There’s some early indication that the omicron variant of COVID-19 may produce less severe illness than the delta variant, but more data is needed to know for certain, and what remains unknown should be reason for concern, according to a UAB infectious disease expert.
Dr. Jeanne Marrazzo, UAB’s director of infectious diseases and a renowned expert on viruses, told reporters during a Tuesday briefing that it’s still unclear how omicron might impact those with underlying medical conditions.
“What if you’re pregnant? What if you have diabetes? What if you’re on chemotherapy? What if you’re on an immunosuppressive?,” Marrazzo said. She’s also concerned about long COVID with omicron.
Long COVID is the prolonged health problems caused by those who recover from COVID-19. More than half of everyone who contracts COVID-19 has some sort of longer health impact as a result, and some for many months afterward. UAB Hospital operates a clinic just to treat those with long COVID.
The omicron variant also isn’t treatable with the monoclonal antibody treatments current available to medical providers, Marrazzo said. There is a new monoclonal antibody treatment that researchers believe may be useful against omicron, she said, but it’s not readily available.
“We don’t have it. We can’t get it yet, and it’s not available in most places,” Marrazzo said.
What is clear is that omicron is spreading fast in the U.S. and COVID cases and hospitalizations are on the rise in Alabama. The Centers for Disease Control and Prevention announced Monday that omicron now makes up 73.2 percent of all COVID cases sequenced.
“And remember. We’ve only heard about this variant since Thanksgiving week,” Marrazzo said. “Even before Omicron spread we were seeing really bad pressure on hospitalizations and severe illness, particularly in the upper Midwest and New England.”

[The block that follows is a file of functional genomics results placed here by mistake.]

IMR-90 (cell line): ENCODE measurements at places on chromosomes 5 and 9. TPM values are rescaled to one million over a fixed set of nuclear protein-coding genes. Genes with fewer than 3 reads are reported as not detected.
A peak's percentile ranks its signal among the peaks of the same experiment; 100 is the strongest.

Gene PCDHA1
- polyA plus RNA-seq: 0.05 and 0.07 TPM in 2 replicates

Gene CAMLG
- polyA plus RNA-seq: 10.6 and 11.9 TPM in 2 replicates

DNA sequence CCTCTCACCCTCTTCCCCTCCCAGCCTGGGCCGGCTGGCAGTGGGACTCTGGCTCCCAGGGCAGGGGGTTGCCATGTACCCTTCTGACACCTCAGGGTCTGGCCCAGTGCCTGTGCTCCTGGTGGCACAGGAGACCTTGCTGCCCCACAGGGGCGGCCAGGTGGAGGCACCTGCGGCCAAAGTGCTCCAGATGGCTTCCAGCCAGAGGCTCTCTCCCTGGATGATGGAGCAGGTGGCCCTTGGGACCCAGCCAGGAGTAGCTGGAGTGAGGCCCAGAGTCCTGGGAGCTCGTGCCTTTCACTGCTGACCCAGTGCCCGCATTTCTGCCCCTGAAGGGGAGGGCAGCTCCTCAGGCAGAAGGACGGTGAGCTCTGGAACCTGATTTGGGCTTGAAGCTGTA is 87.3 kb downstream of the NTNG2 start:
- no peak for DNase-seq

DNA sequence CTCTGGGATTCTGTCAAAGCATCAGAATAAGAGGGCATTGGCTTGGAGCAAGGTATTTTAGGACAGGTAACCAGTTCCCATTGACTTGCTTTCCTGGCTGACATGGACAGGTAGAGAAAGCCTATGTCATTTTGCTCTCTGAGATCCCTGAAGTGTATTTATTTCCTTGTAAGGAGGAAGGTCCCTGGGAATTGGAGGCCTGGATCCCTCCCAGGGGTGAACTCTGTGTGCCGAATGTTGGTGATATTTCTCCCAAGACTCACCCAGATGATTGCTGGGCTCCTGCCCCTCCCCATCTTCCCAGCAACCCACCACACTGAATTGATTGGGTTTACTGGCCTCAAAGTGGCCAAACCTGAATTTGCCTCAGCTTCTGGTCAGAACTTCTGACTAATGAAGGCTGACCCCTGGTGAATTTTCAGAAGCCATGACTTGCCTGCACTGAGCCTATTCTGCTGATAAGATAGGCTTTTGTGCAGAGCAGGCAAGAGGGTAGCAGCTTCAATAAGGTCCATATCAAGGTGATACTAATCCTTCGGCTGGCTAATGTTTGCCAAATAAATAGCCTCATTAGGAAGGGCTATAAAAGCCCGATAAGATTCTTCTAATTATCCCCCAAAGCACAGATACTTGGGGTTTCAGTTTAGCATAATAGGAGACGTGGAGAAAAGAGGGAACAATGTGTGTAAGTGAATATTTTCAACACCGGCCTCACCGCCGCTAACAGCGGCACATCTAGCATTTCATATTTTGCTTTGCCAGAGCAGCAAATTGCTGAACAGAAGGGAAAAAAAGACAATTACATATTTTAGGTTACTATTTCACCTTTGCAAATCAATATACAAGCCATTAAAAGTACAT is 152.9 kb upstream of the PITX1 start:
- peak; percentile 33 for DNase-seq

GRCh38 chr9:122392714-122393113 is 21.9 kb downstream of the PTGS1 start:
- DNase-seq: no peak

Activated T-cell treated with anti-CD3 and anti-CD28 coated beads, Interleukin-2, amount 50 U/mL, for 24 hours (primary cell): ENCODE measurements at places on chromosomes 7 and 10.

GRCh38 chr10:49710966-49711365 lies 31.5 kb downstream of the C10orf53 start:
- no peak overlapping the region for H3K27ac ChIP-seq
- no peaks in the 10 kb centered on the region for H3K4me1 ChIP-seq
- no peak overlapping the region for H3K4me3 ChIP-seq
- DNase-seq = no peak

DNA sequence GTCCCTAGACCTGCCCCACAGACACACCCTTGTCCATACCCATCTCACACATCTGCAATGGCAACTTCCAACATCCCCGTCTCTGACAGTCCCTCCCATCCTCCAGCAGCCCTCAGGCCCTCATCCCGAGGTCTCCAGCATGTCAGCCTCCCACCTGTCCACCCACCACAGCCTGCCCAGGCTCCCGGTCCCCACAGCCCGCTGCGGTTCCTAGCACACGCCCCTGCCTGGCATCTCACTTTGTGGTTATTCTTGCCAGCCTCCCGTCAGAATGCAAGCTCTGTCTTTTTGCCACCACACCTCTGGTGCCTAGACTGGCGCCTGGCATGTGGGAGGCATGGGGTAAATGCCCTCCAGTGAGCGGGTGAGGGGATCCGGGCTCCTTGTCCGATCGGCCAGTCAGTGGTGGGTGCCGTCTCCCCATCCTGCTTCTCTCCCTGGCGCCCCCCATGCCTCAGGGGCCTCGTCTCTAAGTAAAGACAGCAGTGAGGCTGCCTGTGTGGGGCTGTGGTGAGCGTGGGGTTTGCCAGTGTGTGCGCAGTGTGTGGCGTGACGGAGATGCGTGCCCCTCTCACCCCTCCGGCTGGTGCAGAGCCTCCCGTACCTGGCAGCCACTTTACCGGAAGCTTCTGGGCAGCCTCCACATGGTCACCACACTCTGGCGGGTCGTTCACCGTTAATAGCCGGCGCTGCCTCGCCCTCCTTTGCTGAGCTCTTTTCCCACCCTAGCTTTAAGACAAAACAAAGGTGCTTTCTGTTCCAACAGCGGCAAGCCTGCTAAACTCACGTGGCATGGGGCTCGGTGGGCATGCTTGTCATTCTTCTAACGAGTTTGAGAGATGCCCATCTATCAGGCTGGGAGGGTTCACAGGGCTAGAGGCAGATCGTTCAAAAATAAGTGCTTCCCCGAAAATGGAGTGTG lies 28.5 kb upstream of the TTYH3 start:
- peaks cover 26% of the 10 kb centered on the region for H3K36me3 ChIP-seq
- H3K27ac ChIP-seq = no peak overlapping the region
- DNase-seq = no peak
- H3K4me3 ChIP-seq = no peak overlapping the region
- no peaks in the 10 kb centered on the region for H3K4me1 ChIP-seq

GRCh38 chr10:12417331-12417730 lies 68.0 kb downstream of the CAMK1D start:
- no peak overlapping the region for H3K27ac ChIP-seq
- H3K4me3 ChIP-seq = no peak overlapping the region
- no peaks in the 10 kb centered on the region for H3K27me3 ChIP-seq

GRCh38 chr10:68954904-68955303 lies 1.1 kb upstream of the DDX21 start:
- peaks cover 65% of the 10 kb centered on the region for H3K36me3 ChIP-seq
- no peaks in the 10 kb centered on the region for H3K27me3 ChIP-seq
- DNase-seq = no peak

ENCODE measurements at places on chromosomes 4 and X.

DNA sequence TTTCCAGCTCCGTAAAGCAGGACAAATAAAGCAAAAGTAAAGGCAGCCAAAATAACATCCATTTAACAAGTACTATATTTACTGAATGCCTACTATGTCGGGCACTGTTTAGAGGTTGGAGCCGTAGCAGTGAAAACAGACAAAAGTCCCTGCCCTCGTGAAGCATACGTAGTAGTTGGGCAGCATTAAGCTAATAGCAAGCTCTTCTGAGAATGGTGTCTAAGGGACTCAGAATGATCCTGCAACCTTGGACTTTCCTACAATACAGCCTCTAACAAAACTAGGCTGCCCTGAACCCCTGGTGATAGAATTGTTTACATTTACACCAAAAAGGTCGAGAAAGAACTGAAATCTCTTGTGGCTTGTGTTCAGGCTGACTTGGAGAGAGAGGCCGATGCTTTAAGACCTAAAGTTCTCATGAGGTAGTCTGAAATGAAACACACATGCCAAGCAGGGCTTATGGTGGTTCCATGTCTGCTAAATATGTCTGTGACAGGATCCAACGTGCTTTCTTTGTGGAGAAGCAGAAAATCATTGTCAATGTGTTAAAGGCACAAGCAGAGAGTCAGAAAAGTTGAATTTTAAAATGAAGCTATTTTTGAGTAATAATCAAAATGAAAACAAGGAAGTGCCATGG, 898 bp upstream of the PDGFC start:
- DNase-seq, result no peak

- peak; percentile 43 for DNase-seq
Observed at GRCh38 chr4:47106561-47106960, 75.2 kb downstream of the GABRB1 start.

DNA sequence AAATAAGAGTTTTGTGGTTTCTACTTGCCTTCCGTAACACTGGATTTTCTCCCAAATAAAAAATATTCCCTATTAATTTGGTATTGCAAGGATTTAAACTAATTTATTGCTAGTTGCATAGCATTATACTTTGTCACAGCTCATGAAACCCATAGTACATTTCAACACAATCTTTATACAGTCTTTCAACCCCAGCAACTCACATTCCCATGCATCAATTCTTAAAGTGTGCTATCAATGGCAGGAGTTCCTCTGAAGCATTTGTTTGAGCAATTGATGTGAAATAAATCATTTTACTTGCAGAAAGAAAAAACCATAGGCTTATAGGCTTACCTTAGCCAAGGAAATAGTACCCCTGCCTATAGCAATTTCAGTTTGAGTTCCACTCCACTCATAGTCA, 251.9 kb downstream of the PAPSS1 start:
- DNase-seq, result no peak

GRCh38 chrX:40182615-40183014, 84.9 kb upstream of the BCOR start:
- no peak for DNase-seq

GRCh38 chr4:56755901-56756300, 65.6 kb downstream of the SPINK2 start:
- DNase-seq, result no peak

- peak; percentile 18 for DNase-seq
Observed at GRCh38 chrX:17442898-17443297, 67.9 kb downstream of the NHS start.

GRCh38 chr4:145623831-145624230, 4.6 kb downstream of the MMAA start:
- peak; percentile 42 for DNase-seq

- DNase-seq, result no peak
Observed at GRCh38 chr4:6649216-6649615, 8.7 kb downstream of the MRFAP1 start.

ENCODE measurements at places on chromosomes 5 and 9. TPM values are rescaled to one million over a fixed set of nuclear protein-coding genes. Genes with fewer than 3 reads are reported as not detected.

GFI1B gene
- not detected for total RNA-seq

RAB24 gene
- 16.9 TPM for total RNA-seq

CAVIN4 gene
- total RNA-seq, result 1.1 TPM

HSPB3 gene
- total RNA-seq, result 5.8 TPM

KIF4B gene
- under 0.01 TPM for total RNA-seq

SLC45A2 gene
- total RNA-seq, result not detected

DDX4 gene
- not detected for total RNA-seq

The number of Alabamians hospitalized with COVID-19 on Sunday increased by 16 percent from two weeks before. Alabama’s seven-day average of new daily cases reported to the Alabama Department of Public Health increased by 152 percent from 332 on Nov. 29, to 838 on Sunday.
Alabama’s seven-day average of percent positivity on Sunday was 7.4 percent after reaching a post-surge low of 4.3 percent on Nov. 19.
Marrazzo said with a virus spreading as quickly as the omicron variant, even if only a small proportion of those cases cause severe illness “especially in places that don’t have vaccination coverage, we are going to be faced with crushing demands on the healthcare system.”
“I sadly don’t think that we are going to escape this. There’s really no way, with about half of our population not being vaccinated. It’s really a very big concern for our healthcare system,” Marrazzo said.
Alabama has the third lowest percentage of residents fully vaccinated against COVID in the nation, and the second highest COVID death rate per capita in the U.S., according to the CDC.
For those wanting to gather with family for Christmas and into the new year Marrazzo suggested they get booster shots, if possible. Studies show that just being vaccinated isn’t as protective against omicron as is the protection provided by booster shots. People planning to visit family should also get tested prior to traveling, she said.